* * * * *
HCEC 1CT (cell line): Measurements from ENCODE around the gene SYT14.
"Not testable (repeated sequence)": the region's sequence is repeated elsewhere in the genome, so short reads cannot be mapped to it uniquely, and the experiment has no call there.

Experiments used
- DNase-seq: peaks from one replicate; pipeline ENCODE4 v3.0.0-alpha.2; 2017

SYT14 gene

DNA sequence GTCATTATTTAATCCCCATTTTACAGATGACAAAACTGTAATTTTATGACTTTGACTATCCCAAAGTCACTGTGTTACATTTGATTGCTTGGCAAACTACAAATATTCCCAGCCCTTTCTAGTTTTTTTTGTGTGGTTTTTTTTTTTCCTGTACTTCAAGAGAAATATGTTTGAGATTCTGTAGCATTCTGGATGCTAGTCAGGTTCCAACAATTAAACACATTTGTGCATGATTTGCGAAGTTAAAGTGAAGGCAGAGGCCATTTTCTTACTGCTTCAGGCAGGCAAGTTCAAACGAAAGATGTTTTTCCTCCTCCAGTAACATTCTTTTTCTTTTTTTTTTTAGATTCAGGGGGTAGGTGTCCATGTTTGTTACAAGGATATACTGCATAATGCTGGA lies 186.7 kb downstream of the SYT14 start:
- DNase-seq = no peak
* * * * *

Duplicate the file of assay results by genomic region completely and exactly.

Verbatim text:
HCEC 1CT (cell line): Measurements from ENCODE around the gene SYT14.
"Not testable (repeated sequence)": the region's sequence is repeated elsewhere in the genome, so short reads cannot be mapped to it uniquely, and the experiment has no call there.

Experiments used
- DNase-seq: peaks from one replicate; pipeline ENCODE4 v3.0.0-alpha.2; 2017

SYT14 gene

DNA sequence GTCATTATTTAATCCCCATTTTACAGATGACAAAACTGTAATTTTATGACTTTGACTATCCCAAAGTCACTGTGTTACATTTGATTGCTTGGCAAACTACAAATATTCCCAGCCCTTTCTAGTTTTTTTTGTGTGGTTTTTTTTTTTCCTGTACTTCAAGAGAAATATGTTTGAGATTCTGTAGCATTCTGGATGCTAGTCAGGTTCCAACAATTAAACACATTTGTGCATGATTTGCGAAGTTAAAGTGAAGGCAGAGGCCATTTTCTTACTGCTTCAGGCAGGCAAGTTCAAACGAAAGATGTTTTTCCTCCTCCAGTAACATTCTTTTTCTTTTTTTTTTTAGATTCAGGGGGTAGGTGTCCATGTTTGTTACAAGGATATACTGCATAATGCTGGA lies 186.7 kb downstream of the SYT14 start:
- DNase-seq = no peak